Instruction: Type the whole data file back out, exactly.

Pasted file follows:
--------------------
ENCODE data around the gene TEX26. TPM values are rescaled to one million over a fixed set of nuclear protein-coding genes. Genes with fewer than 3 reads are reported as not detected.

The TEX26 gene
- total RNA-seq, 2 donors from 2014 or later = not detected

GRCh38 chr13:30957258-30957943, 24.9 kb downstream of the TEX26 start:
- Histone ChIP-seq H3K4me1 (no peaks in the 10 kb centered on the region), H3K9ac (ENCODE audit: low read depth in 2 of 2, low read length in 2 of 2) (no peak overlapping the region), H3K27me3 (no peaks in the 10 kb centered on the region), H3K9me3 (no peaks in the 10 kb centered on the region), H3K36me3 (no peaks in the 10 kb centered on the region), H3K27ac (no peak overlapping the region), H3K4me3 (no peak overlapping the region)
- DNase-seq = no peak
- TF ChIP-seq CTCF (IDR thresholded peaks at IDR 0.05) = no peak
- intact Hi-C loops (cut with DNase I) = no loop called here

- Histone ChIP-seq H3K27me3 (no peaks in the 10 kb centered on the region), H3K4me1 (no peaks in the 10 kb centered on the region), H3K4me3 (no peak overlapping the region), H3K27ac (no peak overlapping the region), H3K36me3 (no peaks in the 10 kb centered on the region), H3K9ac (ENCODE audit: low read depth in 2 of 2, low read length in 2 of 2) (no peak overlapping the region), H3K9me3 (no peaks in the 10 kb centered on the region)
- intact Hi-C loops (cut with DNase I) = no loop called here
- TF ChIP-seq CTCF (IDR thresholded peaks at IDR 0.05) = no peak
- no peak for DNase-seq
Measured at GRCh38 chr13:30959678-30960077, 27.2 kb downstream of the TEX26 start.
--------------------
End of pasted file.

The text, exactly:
ENCODE data around the gene TEX26. TPM values are rescaled to one million over a fixed set of nuclear protein-coding genes. Genes with fewer than 3 reads are reported as not detected.

The TEX26 gene
- total RNA-seq, 2 donors from 2014 or later = not detected

GRCh38 chr13:30957258-30957943, 24.9 kb downstream of the TEX26 start:
- Histone ChIP-seq H3K4me1 (no peaks in the 10 kb centered on the region), H3K9ac (ENCODE audit: low read depth in 2 of 2, low read length in 2 of 2) (no peak overlapping the region), H3K27me3 (no peaks in the 10 kb centered on the region), H3K9me3 (no peaks in the 10 kb centered on the region), H3K36me3 (no peaks in the 10 kb centered on the region), H3K27ac (no peak overlapping the region), H3K4me3 (no peak overlapping the region)
- DNase-seq = no peak
- TF ChIP-seq CTCF (IDR thresholded peaks at IDR 0.05) = no peak
- intact Hi-C loops (cut with DNase I) = no loop called here

- Histone ChIP-seq H3K27me3 (no peaks in the 10 kb centered on the region), H3K4me1 (no peaks in the 10 kb centered on the region), H3K4me3 (no peak overlapping the region), H3K27ac (no peak overlapping the region), H3K36me3 (no peaks in the 10 kb centered on the region), H3K9ac (ENCODE audit: low read depth in 2 of 2, low read length in 2 of 2) (no peak overlapping the region), H3K9me3 (no peaks in the 10 kb centered on the region)
- intact Hi-C loops (cut with DNase I) = no loop called here
- TF ChIP-seq CTCF (IDR thresholded peaks at IDR 0.05) = no peak
- no peak for DNase-seq
Measured at GRCh38 chr13:30959678-30960077, 27.2 kb downstream of the TEX26 start.